Brew Valve/3-way Electrovalve

There are two main methods for 'holding' the water in the boiler until the pump is turned on to brew espresso. The simplest method is a spring valve, often called a brew valve. For light duty home service, these are acceptable. They do tend to drip over time and then need to be replaced. While a small cost, the problem is that on many machines they are an integral part of the boiler and can be difficult to repair if the boiler is pitted. Gaggia machines that use a coffee valve use a unique system where the entire valve unit is replaced as a unit, saving time and money.

A superior method for heavier duty use is the 3-way backpressure relief solenoid valve (also called a drip free system or dry puck feature). These are exactly the same valves that are used on commercial machines, and with simple maintenance such as backflushing, should last a lifetime in home use. The 'backpressure relief' refers to the fact that besides acting as a powerful on/off coffee valve, when brewing stops they allow the water in the 'coffee puck' to drain backwards out into the drip tray below through a drain line. Thus, when you dump the 'puck' it is dry and not at all messy.


The Steam switch is used to raise the temperature of the boiler enough to produce steam. This usually takes about 30 to 45 seconds. On machines with larger boilers like the Rancilio Silvia, it will be the longer duration since there is more water to heat, with the advantage being more steaming power. Machines that use a thermoblock system can often take less time to build up a 'head of steam' (such as Philips Saeco or Jura superautomatics). Machines with frothing adapters (turbo frothers, pannarello frothers, cappuccinatore systems) simplify the aeration process (no up and down motion required), however machines with regular steam wands are easy to master once you know the basic technique.

Hot Water

Pump espresso machines can also deliver modest amounts of hot water for long espressos and Americanos. Some machines have a specific hot water switch which turns on the pump. By then turning on the steam valve, near boiling water is delivered out of the wand instead of steam. Machines that do not have this feature can also deliver hot water simply by leaving the portafilter handle with used coffee puck still in and turning the coffee switch on while opening the steam valve - hot water will now come out the steam valve.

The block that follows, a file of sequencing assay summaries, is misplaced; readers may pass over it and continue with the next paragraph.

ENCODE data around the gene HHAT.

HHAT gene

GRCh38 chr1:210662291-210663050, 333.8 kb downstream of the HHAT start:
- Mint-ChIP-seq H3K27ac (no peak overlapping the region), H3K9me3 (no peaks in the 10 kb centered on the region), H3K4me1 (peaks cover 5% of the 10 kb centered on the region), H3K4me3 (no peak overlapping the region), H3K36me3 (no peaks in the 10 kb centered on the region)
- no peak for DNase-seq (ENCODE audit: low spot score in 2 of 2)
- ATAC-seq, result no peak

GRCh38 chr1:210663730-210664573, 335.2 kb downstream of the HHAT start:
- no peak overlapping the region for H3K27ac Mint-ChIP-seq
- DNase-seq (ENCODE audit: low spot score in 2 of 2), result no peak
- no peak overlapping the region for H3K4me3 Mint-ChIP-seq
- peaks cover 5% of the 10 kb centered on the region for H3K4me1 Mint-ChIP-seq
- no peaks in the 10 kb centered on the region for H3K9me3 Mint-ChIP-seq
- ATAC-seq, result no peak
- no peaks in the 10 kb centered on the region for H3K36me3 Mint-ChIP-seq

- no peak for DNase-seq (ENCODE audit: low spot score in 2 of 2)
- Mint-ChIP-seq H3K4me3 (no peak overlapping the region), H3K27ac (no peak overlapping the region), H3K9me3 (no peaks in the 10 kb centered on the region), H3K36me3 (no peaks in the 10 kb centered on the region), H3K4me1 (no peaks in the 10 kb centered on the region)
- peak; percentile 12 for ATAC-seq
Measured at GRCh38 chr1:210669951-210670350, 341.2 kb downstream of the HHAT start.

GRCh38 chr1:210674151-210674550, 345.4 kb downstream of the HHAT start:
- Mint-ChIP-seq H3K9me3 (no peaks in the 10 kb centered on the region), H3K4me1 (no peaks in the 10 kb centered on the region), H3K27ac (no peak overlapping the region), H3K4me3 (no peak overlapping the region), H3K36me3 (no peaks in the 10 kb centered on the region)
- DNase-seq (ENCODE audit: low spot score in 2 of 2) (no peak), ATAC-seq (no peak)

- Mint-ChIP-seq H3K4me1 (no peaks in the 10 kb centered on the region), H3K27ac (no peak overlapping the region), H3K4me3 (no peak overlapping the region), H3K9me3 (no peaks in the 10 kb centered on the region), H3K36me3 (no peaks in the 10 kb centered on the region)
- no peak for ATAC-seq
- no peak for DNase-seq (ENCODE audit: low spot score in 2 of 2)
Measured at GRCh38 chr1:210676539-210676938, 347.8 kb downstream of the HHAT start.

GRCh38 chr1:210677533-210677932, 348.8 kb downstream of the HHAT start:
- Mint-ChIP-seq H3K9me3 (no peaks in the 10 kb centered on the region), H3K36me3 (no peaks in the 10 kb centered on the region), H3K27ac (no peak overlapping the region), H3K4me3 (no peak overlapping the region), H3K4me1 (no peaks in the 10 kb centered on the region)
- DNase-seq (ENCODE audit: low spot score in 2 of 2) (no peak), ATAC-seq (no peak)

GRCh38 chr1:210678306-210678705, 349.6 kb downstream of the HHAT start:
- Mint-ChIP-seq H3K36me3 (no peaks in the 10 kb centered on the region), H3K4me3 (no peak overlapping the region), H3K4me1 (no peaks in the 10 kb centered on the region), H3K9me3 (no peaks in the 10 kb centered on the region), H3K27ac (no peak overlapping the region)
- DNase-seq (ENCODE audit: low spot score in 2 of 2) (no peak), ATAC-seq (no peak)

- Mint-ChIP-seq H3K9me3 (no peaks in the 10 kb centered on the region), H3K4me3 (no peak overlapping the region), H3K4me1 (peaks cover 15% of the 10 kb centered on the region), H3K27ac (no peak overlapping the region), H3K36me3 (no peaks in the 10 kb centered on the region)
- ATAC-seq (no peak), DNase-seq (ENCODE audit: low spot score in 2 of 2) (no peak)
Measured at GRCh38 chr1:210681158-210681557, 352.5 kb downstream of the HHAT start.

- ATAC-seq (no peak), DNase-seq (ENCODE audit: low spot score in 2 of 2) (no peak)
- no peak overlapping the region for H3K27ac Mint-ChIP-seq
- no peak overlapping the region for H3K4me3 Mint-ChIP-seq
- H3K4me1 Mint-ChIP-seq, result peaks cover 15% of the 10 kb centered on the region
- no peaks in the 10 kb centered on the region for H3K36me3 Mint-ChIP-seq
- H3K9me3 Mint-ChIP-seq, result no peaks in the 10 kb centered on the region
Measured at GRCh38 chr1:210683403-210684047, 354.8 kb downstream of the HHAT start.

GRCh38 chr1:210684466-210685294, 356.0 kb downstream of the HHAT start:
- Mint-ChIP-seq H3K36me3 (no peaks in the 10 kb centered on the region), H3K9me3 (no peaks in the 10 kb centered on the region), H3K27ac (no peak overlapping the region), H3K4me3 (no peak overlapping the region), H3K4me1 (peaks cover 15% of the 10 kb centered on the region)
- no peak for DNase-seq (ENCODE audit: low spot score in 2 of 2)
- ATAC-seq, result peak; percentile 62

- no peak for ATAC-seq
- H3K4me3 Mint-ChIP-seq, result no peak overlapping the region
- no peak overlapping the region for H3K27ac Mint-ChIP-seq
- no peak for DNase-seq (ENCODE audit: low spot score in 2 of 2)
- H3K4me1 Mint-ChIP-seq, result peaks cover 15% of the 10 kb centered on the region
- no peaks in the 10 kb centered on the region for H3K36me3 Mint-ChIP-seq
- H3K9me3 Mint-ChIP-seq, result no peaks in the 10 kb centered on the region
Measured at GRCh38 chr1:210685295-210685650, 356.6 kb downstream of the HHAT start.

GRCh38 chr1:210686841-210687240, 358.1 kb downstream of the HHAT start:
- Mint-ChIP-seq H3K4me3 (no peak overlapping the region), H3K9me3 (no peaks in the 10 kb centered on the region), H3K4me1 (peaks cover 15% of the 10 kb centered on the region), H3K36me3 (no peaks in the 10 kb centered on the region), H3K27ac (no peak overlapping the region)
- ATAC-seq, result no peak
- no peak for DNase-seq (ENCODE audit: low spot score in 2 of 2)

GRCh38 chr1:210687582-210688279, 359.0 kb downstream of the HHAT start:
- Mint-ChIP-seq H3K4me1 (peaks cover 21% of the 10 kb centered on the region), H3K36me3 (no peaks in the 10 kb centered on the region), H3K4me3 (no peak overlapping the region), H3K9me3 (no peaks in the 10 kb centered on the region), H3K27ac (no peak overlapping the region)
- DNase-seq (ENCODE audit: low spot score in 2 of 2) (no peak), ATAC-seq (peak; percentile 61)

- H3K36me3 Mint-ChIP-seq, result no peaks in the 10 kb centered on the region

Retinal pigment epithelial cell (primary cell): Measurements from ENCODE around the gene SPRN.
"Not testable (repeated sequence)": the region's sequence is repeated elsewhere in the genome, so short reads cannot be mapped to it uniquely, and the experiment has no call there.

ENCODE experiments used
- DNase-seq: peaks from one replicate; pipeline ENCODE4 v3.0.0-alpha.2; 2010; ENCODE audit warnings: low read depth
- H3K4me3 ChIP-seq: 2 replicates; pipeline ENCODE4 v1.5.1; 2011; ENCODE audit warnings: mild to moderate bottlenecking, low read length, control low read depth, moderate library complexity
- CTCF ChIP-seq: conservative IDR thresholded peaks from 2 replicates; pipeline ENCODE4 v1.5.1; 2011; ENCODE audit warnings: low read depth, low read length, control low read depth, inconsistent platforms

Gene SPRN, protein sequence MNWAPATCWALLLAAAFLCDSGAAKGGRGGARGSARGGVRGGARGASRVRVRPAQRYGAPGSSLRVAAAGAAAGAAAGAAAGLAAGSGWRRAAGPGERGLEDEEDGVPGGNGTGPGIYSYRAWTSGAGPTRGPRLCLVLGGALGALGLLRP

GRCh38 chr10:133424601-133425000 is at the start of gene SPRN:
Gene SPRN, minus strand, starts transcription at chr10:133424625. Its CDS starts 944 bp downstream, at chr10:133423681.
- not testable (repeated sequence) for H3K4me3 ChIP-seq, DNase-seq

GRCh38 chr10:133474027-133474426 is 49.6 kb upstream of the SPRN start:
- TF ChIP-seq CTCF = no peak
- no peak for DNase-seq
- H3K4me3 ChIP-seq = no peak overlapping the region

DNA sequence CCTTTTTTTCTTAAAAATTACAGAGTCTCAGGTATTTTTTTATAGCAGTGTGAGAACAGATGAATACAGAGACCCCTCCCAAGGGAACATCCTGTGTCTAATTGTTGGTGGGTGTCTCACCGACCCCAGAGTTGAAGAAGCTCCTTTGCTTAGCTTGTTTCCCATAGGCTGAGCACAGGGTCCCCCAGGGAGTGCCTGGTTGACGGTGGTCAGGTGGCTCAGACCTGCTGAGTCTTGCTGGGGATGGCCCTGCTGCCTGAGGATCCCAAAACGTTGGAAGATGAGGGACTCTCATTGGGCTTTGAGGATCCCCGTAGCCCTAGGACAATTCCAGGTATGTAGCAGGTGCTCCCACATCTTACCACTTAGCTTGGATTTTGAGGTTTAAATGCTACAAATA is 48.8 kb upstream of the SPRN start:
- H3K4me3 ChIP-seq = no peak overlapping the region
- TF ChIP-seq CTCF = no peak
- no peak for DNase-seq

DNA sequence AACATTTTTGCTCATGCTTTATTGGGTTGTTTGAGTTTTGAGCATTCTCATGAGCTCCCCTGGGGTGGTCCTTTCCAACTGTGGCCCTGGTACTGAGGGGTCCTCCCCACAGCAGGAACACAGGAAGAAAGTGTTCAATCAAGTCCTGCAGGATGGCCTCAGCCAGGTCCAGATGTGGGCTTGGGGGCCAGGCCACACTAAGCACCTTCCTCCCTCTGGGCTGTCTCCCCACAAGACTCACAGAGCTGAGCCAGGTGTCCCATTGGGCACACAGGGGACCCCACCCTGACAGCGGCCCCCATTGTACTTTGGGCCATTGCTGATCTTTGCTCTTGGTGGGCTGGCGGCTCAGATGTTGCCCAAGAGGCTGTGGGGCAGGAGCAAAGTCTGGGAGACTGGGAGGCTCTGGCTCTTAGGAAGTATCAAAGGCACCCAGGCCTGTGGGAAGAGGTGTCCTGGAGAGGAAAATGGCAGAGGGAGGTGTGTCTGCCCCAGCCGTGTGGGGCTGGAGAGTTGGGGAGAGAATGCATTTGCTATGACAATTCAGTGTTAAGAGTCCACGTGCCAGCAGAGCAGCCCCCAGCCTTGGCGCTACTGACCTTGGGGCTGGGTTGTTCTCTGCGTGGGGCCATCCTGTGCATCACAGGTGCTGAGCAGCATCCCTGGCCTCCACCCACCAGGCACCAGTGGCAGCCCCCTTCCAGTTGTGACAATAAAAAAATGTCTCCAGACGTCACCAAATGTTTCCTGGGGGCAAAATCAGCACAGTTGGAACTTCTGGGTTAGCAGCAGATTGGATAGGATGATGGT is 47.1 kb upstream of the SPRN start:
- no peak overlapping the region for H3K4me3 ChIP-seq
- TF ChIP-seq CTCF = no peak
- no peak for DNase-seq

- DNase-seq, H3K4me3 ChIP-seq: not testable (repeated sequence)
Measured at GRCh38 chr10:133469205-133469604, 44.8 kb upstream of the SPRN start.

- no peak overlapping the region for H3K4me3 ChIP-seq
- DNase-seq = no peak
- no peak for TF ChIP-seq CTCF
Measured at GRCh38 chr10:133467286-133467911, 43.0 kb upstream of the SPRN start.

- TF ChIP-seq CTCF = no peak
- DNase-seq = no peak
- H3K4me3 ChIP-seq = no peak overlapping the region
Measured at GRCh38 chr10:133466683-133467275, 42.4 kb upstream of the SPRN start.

Most single boiler home espresso machines have both a coffee and a steam temperature thermostat. For overheat protection many machines use a thermal fuse, which must be replaced by a service technician in the rare event that it is 'tripped'. Other machines, such as Rancilio use a resettable safety thermostat, which like a circuit breaker can be reset by the handy homeowner.

Very high-end home machines (Rocket Giotto/Cellini, Nuova Simonelli Oscar) using the heat exchanger system use an adjustable pressurestat, which besides being extremely reliable, allow for infinite pressure and temperature adjustment. The overpressure safety system on these machines is usually a spring-type safety valve.


The correct grind is essential for a fresh, flavourful espresso. Fresh properly ground coffee is one of the secrets of making great espresso (and any good coffee for that matter). A quality espresso grinder is an excellent investment, improving the results of everyone's espresso. Achieving the fine, consistent grind required involves a solid, quality machine using burr or conical grinding disks that produce the correct grind, without heating and destroying the flavour in the bean. The burrs or cones must be of tempered steel or ceramic to stay sharp and the motor should be hefty. Weight is a good indicator of motor strength and overall construction. The bigger and stronger the motor the lower the speed it is able to operate at, providing a better grind, and quieter operation. Espresso grinders that use conical cutters provide superior results as do burr grinders with 50mm diameter and larger burrs. A doser is provided on many grinders, which allows for the dispensing of a 'pre-measured' (dose) of coffee into the portafilter, improving the consistency. Doserless models, such as the new Rancilio Rocky are excellent for low-volume use since no grinds are left in the doser chamber. Each shot is ground to order and dispensed as needed.

Low cost blade grinders cannot provide the consistent grind required for good espresso. Other light duty home coffee grinders, with small diameter burrs while producing a passable espresso grind, will dull very quickly and frustrate the user. Grocery store coffee grinders are almost always out of adjustment; the blades are not designed for espresso (even though they have an 'espresso' position), and worst of all, if flavoured coffee is available, your espresso blend will pick up those flavours as they are ground.

Built-In Grinder

A built-in grinder is also an excellent way to improve the quality and efficiency of you espresso setup. If the grinder has an auto-dosing feature, this is even better (example: Breville Barista Express). This system approaches the convenience of the superautomatic machine, with the added benefit of  considerably less complication and cost. And, as discussed under superautomatics, will produce a very hot espresso for the espresso connoisseur.